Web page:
Not as high profile as most of the other players on this list, Hakan Loob was an offensive talent who was a key part of the Calgary Flames' best years in the late '80s.

    Loob came to the NHL at a time when European players were still quite rare. He scored 30 goals and 55 points in 1983-84, was named to the All-Rookie team, then became the first Swede ever to score 50 goals in 1987-88.

    Loob brought a sniper's touch to a talented Flames squad and was a key part of their trip to the finals in 1986 and their Stanley Cup victory in 1989.

    Despite his solid career and the Flames' promising future after their Cup win, Loob elected to leave Calgary that summer and return to Sweden, where he played seven additional seasons with Farjestad BK.

Mario Lemieux

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    Craig Jones/Getty Images

    Career Stats: 915 GP, 690 G, 1,033 A, 1,723 PTS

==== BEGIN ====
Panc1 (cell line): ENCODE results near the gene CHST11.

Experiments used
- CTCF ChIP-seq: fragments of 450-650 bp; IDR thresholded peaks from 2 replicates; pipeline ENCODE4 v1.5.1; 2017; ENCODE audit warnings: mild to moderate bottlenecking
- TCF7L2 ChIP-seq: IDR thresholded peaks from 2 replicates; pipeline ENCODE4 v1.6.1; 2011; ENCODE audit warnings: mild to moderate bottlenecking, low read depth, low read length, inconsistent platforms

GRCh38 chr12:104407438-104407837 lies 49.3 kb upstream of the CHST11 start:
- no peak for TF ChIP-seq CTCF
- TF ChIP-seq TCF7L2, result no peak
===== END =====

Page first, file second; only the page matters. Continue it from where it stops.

Retired: 1997, age 31, due to lymphoma (1,494 points in 745 games)

    Returned in 2000 and retired a second time in 2006, age 40

    Mario Lemieux was 40 years old when he hung up his skates for good in 2006, but he makes the list because we all thought he was finished in 1997.

    Lemieux struggled through a mountain of adversity in his NHL career, missing more than 500 games during his playing days. His issues included back problems, tendinitis and Hodgkin's lymphoma, yet he still dazzled on the ice.

    Lemieux won Stanley Cups with Pittsburgh in 1991 and 1992 as well as numerous individual awards: the Calder Trophy, Lester Patrick Trophy, Masterton Trophy, three Hart Trophies, six Art Ross Trophies and two Conn Smythe Trophies. He won a gold medal with Team Canada at the 2002 Winter Olympics in Salt Lake City and played on one of the greatest teams in Canadian history at the 1987 Canada Cup. 

    When Lemieux first retired in 1997, he was immediately inducted into the Hockey Hall of Fame, and by 1999 he had purchased a stake in the Penguins. He returned to the ice in 2000 as a player-owner for the encore portion of his career and retains the majority stake in the team to this day.

Vladimir Konstantinov

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    Robert Laberge/Getty Images